New Swift Offerings from IBM

In my last post I mentioned some new announcements related to the Swift programming language at IBM.  Upon further thought, I guess it’s probably not a bad idea to re-post more detail here too…

If you didn’t see/hear it last week, IBM unveiled several projects to advance the Swift language for developers, which we think will have a profound impact on developers & developer productivity in the years to come. You can view a replay of the IBM announcement in the video embedded below, or just scroll down for direct links:

Here are quick links to each of the projects listed:

A light-weight web framework written in Swift, that allows you to build web services with complex routes, easily. Learn more…

Swift Package Catalog
The IBM Swift Package Catalog enables the developer community to leverage and share code across projects. Learn more…

Updated IBM Swift Sandbox
The Swift Sandbox enables developers to learn Swift, build prototypes and share code snippets. Whatever your Swift ambitions, join the over 100,000 community members using the Sandbox today. Learn more…

OpenWhisk is an event-driven compute platform that executes application logic in response to events or through direct invocations–from web/mobile apps or other endpoints. Learn more…

Or, you can read John Ponzo’s official announcement here.

This is more or less a re-share from my original post on the Swift@IBM Blog.

Mobile Apps, Cognitive Computing, & Wearables

talkingLast week I was in good ‘ole Las Vegas for IBM InterConnect – IBM’s largest conference of the year. With over 20,000 attendees, it was a fantastic event that covered everything from technical details for developers to forward-looking strategy and trends for C-level executives. IBM also made some big announcements for developers – OpenWhisk serverless computing and bringing the Swift language to the server – just to name a few. Both of these are exciting new initiatives that offer radical changes & simplification to developer workflows.

It was a busy week to say the least – lots of presentations, a few labs, and even a role in the main stage Swift keynote. You can expect to find more detail on each of these here on the blog in the days/weeks to come.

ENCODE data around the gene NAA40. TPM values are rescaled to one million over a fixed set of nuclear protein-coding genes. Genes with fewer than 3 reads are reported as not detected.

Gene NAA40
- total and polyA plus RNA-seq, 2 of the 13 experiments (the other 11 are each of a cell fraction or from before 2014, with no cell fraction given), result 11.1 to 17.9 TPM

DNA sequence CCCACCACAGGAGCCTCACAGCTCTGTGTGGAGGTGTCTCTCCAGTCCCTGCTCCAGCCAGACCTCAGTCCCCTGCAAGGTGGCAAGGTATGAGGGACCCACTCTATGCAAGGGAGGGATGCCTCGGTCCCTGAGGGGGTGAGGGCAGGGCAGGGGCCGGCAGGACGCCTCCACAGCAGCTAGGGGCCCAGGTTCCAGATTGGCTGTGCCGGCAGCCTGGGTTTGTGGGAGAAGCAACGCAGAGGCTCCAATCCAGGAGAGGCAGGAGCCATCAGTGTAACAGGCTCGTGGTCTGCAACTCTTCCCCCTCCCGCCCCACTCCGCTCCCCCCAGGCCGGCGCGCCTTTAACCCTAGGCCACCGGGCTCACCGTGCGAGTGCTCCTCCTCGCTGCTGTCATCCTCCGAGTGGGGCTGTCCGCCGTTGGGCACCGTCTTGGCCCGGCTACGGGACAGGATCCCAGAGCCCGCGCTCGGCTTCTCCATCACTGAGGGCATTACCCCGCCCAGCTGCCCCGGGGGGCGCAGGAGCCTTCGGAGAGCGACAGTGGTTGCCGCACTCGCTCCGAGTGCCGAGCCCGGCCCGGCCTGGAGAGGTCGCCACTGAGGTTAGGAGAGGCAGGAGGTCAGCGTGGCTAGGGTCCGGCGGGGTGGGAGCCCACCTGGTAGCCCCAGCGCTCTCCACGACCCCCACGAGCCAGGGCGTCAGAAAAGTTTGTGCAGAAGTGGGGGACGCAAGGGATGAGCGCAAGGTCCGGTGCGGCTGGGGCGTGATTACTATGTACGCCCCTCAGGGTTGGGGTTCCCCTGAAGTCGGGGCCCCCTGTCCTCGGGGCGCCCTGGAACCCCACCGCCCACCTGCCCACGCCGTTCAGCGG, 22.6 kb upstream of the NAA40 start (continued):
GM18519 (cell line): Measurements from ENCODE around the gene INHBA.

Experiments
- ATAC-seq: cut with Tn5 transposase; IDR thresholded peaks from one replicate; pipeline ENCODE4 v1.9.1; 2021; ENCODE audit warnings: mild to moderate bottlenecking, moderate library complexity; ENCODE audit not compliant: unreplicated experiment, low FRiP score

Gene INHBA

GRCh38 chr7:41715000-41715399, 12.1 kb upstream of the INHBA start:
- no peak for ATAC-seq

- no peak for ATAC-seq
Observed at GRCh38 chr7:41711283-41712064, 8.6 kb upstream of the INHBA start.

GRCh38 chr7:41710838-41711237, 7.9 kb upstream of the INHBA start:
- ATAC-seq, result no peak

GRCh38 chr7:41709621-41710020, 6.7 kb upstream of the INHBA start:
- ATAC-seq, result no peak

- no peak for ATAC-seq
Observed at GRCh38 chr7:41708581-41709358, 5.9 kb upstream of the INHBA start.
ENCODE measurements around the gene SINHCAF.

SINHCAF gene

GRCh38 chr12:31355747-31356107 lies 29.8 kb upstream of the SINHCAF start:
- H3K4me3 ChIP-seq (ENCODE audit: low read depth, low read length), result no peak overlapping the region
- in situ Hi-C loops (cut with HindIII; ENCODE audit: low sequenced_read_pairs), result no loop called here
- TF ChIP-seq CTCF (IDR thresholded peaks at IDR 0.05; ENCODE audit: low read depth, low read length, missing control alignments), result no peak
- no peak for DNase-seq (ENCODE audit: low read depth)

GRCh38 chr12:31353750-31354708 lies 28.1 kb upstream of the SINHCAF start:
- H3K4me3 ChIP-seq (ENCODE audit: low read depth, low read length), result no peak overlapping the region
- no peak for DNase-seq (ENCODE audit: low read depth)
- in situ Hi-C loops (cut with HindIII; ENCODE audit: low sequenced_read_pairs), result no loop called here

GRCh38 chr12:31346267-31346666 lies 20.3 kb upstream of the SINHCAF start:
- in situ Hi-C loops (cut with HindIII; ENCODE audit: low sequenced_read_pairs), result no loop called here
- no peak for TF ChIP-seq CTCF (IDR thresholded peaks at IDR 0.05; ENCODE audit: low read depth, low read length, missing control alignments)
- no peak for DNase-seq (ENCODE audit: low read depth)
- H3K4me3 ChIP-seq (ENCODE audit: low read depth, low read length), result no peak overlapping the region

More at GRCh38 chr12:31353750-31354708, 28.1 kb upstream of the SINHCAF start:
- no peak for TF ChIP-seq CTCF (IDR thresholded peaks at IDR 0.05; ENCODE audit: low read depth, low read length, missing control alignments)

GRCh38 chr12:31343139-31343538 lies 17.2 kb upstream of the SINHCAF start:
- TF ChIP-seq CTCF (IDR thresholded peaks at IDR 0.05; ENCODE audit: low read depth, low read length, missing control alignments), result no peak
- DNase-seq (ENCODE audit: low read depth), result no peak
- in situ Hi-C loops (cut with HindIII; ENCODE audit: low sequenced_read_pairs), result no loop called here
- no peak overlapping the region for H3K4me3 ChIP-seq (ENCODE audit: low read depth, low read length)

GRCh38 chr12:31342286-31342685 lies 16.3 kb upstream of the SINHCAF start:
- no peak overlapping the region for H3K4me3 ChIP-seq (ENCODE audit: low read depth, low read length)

For starters, here are two “lightning talks” I presented in the InterConnect Dev@ developer zone:

Smarter apps with Cognitive Computing

This session introduces the concept of cognitive computing, and demonstrates how you can use cognitive services in your own mobile apps.  If you aren’t familiar with cognitive computing, then I strongly recommend that you check out this post: The Future of Cognitive Computing.

In the presentation below, I show two apps leveraging services on Bluemix, IBM’s Cloud computing platform, and the iOS SDK for Watson.

Actually, I’m using two Watson SDKs… The older Speech SDK for iOS, and the new iOS SDK.  I’m using the older speech SDK in one example because it supports continuous listening for Watson Speech To Text, which is currently still in development for the new SDK.

You can check out the source code for the translator app here.

Redefining your personal mobile expression with on-body computing

My second presentation highlighted how we can use on-body computing devices to change how we interact with systems and data.  For example, we can use a luxury smart watch (ex: Apple Watch) to consume and engage with data in more efficient and more personal ways.  Likewise, we can also use smart/wearable peripherals devices to access and act on data in ways that were never possible before.

For example, determining gestures or biometric status based upon patterns in raw data transmitted by the on-body devices.  For this, I leveraged the new IBM Wearables SDK.  The IBM Wearables SDK provides a consistent interface/abstraction layer for interacting with wearable sensors.  This allows you to focus on building your apps that interact with the data, rather thank learning the ins & outs of a new device-specific SDK.

The wearables SDK also users data interpretation algorithms to enable you to define gestures or patterns in the data, and use those patterns to act upon events when they happen – without additional user interaction.  For example: you can determine if someone falls down, you can determine when someone is raising their hand, you can determine anomalies in heart rate or skin temperature, and much more.  The system is capable of learning patterns for any type of action or virtually any data being submitted to the system.  Sound interesting?  Then check it out here.

The wearables SDK is open source on Github, and contains a sample to help you get started.

I also had some other sessions on integrating drones with cloud services, integrating weather services in your mobile apps, and more.  I’ll be sure to post updates for this content I make them publicly available.  I think you’ll find the session on drones + cloud especially interesting – I know I did.